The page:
A housewife wants a divorce but her husband pleads for a reconciliation. She agrees on condition that his parents, who live with them, move out. She claims that her in-laws are a constant source of friction.
The husband disagrees. And he lists his own set of demands: He will not pay a cent towards her upkeep, she must forsake all claims to the matrimonial flat they own jointly and she must start paying for half of the children's and household expenses, though she does not work.
She is also not to ask about his whereabouts if he returns late, and she cannot see her own family.
The judge granted the woman a divorce on the grounds of his unreasonable behaviour.
"Ironically, his demands exhibited his unreasonable behaviour to the court very well," said the woman's lawyer, Ms Ellen Lee.
Ridiculous demands by warring spouses can mire divorce proceedings in angst and anger and cause some cases to drag on for years, say lawyers, who welcome the new judge-led process of handling divorce cases.
The Family Justice Act, passed by Parliament this month, aims to help resolve family conflicts in a less adversarial manner, with judges focusing on relevant issues concerning the children, maintenance and division of assets.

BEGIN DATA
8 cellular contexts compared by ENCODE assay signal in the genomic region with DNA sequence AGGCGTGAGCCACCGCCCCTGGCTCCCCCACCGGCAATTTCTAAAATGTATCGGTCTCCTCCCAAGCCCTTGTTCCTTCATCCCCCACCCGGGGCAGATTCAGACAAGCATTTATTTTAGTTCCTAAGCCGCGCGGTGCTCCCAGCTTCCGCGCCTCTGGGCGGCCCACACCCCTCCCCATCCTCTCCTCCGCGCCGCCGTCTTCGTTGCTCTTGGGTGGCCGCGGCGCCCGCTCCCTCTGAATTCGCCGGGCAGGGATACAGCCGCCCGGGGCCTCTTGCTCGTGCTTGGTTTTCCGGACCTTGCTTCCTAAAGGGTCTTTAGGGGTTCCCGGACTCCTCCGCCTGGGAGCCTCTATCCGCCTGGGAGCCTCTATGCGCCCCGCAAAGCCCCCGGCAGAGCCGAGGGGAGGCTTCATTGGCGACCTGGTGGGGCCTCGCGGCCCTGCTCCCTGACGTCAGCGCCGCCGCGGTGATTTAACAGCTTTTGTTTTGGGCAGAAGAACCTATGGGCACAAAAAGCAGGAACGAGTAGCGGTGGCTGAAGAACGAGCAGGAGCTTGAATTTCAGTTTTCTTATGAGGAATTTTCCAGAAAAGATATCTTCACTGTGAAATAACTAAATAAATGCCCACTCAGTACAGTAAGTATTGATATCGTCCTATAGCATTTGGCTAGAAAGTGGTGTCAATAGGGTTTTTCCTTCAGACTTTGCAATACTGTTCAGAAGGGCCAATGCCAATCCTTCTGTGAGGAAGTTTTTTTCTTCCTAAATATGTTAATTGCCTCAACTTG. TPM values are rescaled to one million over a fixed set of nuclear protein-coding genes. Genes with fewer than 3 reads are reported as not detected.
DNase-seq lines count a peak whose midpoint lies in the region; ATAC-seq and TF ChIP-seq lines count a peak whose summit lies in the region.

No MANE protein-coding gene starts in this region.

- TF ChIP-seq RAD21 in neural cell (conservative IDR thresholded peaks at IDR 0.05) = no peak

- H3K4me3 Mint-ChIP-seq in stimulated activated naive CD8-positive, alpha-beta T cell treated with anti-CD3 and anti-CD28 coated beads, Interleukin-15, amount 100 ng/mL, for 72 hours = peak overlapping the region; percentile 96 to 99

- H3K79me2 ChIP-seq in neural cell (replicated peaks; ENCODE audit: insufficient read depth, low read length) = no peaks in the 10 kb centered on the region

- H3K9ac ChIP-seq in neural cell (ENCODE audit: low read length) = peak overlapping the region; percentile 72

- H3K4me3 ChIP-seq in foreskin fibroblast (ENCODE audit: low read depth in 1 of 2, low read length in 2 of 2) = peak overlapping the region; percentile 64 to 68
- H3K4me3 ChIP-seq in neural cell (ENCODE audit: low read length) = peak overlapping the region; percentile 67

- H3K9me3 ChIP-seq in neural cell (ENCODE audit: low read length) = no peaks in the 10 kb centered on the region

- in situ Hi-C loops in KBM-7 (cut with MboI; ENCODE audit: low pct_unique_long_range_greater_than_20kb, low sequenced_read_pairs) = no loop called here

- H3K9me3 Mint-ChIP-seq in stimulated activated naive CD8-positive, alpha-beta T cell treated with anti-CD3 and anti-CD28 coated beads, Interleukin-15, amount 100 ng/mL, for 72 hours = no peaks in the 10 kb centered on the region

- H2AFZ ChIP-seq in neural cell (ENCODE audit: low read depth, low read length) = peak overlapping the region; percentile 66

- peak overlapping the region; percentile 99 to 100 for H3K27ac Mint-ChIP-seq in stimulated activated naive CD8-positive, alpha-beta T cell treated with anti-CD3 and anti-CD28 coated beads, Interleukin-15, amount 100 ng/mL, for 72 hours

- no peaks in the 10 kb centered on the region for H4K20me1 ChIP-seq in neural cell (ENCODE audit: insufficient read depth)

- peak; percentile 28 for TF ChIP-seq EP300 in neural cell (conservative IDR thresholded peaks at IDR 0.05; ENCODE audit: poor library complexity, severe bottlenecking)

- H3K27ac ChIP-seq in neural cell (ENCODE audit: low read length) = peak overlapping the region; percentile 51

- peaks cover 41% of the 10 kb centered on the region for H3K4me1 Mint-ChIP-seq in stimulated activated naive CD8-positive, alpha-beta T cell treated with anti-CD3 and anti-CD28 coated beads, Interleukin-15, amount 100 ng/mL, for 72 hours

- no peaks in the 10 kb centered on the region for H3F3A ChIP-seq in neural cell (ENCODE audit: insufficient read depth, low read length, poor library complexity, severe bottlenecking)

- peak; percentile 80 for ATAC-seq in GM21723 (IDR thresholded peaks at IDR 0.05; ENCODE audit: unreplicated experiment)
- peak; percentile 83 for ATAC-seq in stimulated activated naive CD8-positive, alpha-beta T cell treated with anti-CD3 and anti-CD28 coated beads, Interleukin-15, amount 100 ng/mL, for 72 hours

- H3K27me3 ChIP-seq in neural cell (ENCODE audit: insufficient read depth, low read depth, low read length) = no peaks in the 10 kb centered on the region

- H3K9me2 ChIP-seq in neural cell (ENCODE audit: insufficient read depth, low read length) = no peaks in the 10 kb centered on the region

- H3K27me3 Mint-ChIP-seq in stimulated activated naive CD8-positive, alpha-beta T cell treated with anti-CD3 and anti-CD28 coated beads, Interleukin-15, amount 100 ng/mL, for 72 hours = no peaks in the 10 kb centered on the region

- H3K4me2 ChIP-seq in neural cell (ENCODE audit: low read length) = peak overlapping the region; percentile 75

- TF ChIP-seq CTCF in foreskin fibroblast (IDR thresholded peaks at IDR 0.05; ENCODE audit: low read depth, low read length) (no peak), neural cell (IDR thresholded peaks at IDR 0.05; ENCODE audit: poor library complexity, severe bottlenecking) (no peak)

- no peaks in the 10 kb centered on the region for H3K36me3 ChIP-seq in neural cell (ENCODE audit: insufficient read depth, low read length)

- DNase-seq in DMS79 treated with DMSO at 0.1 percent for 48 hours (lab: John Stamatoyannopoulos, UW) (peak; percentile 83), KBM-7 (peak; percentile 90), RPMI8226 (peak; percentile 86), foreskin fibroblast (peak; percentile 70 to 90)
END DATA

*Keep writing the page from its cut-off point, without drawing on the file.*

Ms Lee, a family lawyer for 33 years and a Member of Parliament, said the new Act could help lower the chances of divorce being a "grievance-led process in court".
"Sometimes, it is difficult for lawyers to tell clients to cut to the chase as they feel they are denied justice," she said.
"They are far more likely to take the same advice from a judge, especially a judge who has the skills and training to show support and sympathy."
Family lawyer Anuradha Sharma has been involved in several cases where parties insist on making public irrelevant or sometimes deeply embarrassing details in court documents.
In one case, an aggrieved wife listed details of the sexual demands she said her husband made.
Ms Sharma, who represented the husband, said: "My client was mortified at the thought of 30 or more pages of intimate details being made public, especially since he had already agreed to the divorce."
Eventually, the woman took the judge's advice and agreed to not contest the divorce. "But by then, a lot of time and money had already been spent," said Ms Sharma.
In another case, a wife filed for divorce three years after her husband left her and went to live with his parents. Under Singapore laws, a couple can divorce if they have been separated for three years and both parties agree to end the marriage.
Although the man agreed to a divorce, the wife insisted on producing lengthy affidavits in court - complete with photographs from Facebook - to show that he had an affair during their separation.
"All she wanted was to make him admit to the affair in court, although according to him, it occurred well after their separation," said Ms Sharma. Once more, the case dragged on for a year.
"The new judge-led approach will hopefully cut this unnecessary acrimony in court," said the lawyer.